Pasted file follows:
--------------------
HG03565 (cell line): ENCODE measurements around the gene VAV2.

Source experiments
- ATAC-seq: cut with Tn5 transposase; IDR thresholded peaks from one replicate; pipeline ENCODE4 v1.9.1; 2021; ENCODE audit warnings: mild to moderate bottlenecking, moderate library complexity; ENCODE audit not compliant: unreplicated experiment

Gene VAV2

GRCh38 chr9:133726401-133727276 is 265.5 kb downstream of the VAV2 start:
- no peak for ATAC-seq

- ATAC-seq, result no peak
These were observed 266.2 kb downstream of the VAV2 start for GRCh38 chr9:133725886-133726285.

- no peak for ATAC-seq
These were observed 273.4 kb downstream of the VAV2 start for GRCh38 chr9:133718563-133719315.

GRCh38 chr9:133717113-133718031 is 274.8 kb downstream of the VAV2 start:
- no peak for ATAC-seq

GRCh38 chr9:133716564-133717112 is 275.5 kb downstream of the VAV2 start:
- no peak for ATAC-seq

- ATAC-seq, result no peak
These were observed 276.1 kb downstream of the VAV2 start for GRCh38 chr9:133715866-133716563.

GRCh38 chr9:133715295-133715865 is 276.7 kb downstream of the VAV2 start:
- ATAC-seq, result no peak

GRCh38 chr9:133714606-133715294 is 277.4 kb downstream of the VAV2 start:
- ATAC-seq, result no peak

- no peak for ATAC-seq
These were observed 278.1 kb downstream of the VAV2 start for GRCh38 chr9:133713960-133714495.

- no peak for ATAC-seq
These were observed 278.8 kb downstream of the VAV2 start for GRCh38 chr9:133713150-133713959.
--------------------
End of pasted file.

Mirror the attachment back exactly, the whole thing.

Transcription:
HG03565 (cell line): ENCODE measurements around the gene VAV2.

Source experiments
- ATAC-seq: cut with Tn5 transposase; IDR thresholded peaks from one replicate; pipeline ENCODE4 v1.9.1; 2021; ENCODE audit warnings: mild to moderate bottlenecking, moderate library complexity; ENCODE audit not compliant: unreplicated experiment

Gene VAV2

GRCh38 chr9:133726401-133727276 is 265.5 kb downstream of the VAV2 start:
- no peak for ATAC-seq

- ATAC-seq, result no peak
These were observed 266.2 kb downstream of the VAV2 start for GRCh38 chr9:133725886-133726285.

- no peak for ATAC-seq
These were observed 273.4 kb downstream of the VAV2 start for GRCh38 chr9:133718563-133719315.

GRCh38 chr9:133717113-133718031 is 274.8 kb downstream of the VAV2 start:
- no peak for ATAC-seq

GRCh38 chr9:133716564-133717112 is 275.5 kb downstream of the VAV2 start:
- no peak for ATAC-seq

- ATAC-seq, result no peak
These were observed 276.1 kb downstream of the VAV2 start for GRCh38 chr9:133715866-133716563.

GRCh38 chr9:133715295-133715865 is 276.7 kb downstream of the VAV2 start:
- ATAC-seq, result no peak

GRCh38 chr9:133714606-133715294 is 277.4 kb downstream of the VAV2 start:
- ATAC-seq, result no peak

- no peak for ATAC-seq
These were observed 278.1 kb downstream of the VAV2 start for GRCh38 chr9:133713960-133714495.

- no peak for ATAC-seq
These were observed 278.8 kb downstream of the VAV2 start for GRCh38 chr9:133713150-133713959.